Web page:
'Inside Job' director Charles Ferguson: The 'tea party' is not the answer
Charles Ferguson's anatomy-of-a-financial-crisis film "Inside Job" -- in which he documents in a sober, level-headed tone the 2008 economic crash and buttonholes academics, government officials and Wall Street executives he believes were responsible -- provokes plenty of rage about how we got into such a fiscal mess. (It also has angered some of the people it depicts, such as former Federal Reserve Board governor Frederic Mishkin, who is called to task for a report he authored; in an op-ed in the Financial Times earlier this month, he offered this rebuttal.)
We caught up with Ferguson, who previously directed the anatomy-of-a-military-crisis movie "No End in Sight," to hear his latest views on the economy, the reaction to the film and whether he thinks the "tea party" has the answers.
One of the most scathing aspects of the film is how you implicate Barack Obama and his administration for perpetuating the crisis with its lax oversight of Wall Street. Do you foresee a new direction for the administration now, especially with the resignation of Larry Summers?
I don't see much change at all. And the small amount of change we do see is driven by political fear as opposed to a real change in sentiment or policy. The underlying rules of the game have not changed very much.
Why do you think most people have been slow to recognize, then, that this has not just been a George W. Bush problem?
I think that many people in America believe by supporting and voting for Barack Obama they would be fixing this problem, and part of the emotional difficulty for Americans is to come to terms with the fact that it's not the case. It's a bipartisan problem. You can't just address it by voting for a different kind of party or candidate. It's going to be longer and harder take a bottom-up change, like the civil rights movement or the environment.
In the eyes of many Americans, the tea party has taken up that mantle. What do you make of their place in prompting reform?
I think in a situation where people are under a great deal of economic stress, it's natural to get movements like this. But traditionally in American history they don't last a very long time. The more significant question is whether there's going to be a serious movement for reform, which I don't take the tea party to be.
Why is that?
One of the things that's most striking about the movie is how you actually get people on camera to squirm. Was that difficult to pull off?
There were a lot of people who didn't want to talk me. But it was very important to me to do it that way. It's one thing to lay out a set of facts; it's another to watch someone be able to defend themselves when confronted with them. It makes the argument a lot more secure.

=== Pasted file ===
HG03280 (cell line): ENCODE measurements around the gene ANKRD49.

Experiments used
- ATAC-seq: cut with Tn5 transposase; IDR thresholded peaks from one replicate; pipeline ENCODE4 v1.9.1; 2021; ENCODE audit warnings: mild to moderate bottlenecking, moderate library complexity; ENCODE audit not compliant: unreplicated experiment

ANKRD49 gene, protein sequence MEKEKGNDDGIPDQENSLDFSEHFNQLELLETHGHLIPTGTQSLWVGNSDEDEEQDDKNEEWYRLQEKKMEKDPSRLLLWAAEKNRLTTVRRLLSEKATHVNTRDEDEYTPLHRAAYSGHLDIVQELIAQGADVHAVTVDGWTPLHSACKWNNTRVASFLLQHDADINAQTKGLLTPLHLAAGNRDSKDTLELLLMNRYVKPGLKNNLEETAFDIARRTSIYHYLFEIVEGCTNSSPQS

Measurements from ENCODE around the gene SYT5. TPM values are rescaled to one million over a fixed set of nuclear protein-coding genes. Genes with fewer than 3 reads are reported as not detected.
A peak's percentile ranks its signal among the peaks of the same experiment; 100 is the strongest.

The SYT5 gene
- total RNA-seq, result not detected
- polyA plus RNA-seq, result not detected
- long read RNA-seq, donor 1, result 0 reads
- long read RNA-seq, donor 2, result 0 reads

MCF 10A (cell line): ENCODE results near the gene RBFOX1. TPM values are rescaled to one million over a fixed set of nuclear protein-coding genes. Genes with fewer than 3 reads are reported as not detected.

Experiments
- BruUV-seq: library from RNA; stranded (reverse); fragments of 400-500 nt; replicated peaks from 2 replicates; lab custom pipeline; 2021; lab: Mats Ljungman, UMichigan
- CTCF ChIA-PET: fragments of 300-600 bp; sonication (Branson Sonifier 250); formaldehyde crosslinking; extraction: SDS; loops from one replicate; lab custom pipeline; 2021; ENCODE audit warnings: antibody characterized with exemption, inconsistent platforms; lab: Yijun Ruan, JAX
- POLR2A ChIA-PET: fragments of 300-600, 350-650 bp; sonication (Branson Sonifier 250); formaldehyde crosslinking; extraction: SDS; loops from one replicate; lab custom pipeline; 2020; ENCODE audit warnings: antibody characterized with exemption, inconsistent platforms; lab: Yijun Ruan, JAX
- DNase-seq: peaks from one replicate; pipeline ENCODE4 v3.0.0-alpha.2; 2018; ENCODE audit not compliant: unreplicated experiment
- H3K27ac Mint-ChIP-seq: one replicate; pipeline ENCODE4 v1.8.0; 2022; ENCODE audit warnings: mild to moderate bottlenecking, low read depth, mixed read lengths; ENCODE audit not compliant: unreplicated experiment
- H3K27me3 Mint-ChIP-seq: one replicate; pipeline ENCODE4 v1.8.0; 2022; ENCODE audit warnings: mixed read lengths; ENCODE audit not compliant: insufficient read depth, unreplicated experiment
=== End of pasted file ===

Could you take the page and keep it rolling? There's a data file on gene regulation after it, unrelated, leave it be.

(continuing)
Even though you keep the tone even-keeled, you clearly relish the moments of catching executives and government officials in their own contradictions. Did you ever worry that it would look like you were playing the gotcha game?
Actually, it's quite the opposite.There was an earlier cut of the film with people saying things that were more outrageous and astonishing. I cut them, because I worried if you destroyed them so completely you may engender sympathy for them. I had to dial it back just enough to get the point across but not to completely destroy these people.
One of the people you confront is Frederic Mishkin, who comes out looking complicit in the crisis because of his 2006 report that largely assured the world of the financial stability of Iceland. What did you make of Mishkin's reaction since the film came out, particularly his piece in the FT?
I think it was rather unwise of him to write it. It's extremely clear if you compare what he says to what we show in the film who's right and who's not. If I was in his position I would have just issued a short press release saying I made a mistake with regard to Iceland and that's it.
You expose a lot of conflicts of interest in the movie, like the fact that impartial academics received compensation from corporate power players. Did the level of cravenness ever surprise you?
I did not expect it to be that bad when I started making the film. I knew that conflicts of interest existed in a general way. I didn't realize how pervasive they were. The degree of dishonesty and shamelessness was extreme.
Are you optimistic that reform is possible?
I think we could be facing another bubble and crisis within a decade. Even now, the financial service industry has a disproportionate share of political influence. I don't think we'll have another crisis in the next couple of years. Memories are still fresh and people are still badly burned. But I don't see much change in the underlying drivers of Wall Street behavior.
Photo: "Inside Job" poster. Credit: Sony Pictures Classics
RECENT AND RELATED: